TRUE or FALSE: My credit score will drop after bankruptcy?

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TRUE or FALSE: My credit score will drop after bankruptcy?

can bankruptcy ruin your fico scoreFALSE! There is a wide misconception that all bankruptcies actually cause a big credit score drop upon filing. The truth is that many people see a huge rise in their credit score following a bankruptcy.

The reality is that many clients who need to file bankruptcy have such a negative payment history, opened delinquent accounts, foreclosures and repossession on their credit history, that the bankruptcy discharge actually breathes life into their FICO credit score. While it’s true that you should not expect an immediately high score following bankruptcy, if you manage your credit optimally, you can be looking at a 700 score or higher, as soon as 15 months after your bankruptcy discharge.

To maintain your good credit after bankruptcy, you need to be on time and consistent with any new debts or payments, maintain balances under 25% and rebuild your credit with a secured credit card or the like.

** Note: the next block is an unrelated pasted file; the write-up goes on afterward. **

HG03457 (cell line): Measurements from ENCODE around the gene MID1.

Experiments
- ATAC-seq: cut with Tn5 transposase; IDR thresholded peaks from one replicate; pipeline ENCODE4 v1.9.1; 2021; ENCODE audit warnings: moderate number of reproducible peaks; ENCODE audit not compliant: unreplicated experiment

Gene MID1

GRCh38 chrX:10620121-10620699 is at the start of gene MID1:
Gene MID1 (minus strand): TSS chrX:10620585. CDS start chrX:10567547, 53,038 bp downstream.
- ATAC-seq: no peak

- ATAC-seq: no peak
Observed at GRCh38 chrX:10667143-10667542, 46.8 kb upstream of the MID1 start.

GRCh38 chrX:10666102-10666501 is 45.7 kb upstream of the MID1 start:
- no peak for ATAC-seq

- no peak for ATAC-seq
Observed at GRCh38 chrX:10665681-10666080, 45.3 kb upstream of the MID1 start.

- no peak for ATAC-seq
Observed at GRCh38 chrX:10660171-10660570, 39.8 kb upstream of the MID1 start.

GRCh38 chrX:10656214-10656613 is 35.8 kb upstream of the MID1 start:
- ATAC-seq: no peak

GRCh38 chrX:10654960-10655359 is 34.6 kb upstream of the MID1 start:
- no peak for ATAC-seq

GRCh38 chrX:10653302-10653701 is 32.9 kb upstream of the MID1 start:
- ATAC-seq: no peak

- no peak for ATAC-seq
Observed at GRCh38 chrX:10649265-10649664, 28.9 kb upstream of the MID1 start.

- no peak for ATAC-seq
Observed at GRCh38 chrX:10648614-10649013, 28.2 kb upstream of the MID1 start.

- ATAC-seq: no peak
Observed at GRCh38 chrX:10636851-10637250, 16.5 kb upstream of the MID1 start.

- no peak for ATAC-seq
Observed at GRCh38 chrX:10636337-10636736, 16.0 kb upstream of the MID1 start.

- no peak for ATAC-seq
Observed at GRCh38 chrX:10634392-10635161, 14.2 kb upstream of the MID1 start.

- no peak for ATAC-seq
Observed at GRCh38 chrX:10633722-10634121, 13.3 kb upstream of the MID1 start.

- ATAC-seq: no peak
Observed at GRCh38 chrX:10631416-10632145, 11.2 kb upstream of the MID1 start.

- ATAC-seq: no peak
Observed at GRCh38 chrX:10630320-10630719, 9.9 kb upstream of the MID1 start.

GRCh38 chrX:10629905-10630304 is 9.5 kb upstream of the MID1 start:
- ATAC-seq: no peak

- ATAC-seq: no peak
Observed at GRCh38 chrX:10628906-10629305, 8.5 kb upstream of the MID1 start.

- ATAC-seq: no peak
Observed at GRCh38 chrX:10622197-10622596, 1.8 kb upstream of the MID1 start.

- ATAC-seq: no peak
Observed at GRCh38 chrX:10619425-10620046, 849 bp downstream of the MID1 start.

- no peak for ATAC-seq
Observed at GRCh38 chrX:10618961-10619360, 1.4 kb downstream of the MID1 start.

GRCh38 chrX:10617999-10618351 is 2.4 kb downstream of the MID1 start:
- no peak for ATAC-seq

FICO states that your payment history makes up 35
% of your total credit score. It is possible that a bankruptcy filing will not cause a major drop if you already have an inconsistent payment history. Another 30% of your score is the total amount of debt that you owe, which a bankruptcy discharge can actually help reduce since you are eliminating most, if not all of your debts.
fico bankruptcy credit score

The type of bankruptcy you choose to file will determine how long it is listed on your credit report. Chapter 7 and Chapter 11 bankruptcies stay on your credit report for
10 years and Chapter 13 bankruptcies remain on a credit report for seven years after the bankruptcy is completed, the same as a foreclosure or repossession may stay.

While some lenders do not grant credit to anyone with a bankruptcy on their record and others make you wait 2 to 5 years after bankruptcy to obtain credit, most people will find that they can’t get the financing needed anyways due to the poor credit history. Bankruptcy is often the best option for a “fresh start.”

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